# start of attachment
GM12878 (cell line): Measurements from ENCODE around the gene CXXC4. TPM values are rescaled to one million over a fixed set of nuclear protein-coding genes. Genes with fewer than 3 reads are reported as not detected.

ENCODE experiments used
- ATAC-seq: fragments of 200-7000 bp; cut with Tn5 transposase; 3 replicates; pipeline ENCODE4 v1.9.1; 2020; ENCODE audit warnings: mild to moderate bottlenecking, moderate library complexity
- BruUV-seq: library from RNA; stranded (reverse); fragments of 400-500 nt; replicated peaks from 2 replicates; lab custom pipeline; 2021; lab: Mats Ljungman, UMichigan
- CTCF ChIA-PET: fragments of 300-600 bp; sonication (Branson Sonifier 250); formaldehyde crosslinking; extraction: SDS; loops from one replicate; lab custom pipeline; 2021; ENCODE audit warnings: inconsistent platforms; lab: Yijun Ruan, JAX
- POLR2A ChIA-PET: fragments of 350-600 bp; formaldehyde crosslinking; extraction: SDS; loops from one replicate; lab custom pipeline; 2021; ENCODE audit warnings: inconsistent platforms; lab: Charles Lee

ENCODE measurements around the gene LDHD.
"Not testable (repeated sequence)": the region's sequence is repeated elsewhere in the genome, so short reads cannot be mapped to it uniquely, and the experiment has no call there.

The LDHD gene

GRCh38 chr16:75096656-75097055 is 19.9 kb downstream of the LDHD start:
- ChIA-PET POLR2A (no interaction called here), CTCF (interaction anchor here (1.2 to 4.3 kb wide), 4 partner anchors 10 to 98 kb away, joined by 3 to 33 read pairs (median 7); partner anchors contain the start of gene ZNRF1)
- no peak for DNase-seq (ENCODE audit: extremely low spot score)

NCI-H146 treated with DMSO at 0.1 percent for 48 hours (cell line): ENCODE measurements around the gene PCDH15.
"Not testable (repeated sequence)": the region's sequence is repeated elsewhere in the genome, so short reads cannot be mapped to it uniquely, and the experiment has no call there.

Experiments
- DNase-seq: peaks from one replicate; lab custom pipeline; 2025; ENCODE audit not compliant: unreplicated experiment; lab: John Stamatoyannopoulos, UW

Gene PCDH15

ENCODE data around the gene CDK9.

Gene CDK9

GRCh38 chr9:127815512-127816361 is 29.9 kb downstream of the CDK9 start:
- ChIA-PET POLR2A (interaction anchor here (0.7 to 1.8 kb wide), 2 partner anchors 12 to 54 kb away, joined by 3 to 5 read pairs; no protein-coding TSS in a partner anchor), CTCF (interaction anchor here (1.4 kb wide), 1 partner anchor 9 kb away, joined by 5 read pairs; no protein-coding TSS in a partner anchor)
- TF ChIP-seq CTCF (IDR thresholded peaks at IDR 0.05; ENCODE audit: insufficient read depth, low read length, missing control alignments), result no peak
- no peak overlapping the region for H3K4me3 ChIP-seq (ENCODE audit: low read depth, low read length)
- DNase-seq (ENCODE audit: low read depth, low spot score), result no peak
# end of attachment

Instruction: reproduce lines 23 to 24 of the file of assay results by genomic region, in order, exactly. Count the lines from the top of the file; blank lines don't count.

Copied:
- no peak overlapping the region for H3K4me3 ChIP-seq (ENCODE audit: low read depth, low read length)
- DNase-seq (ENCODE audit: low read depth, low spot score), result no peak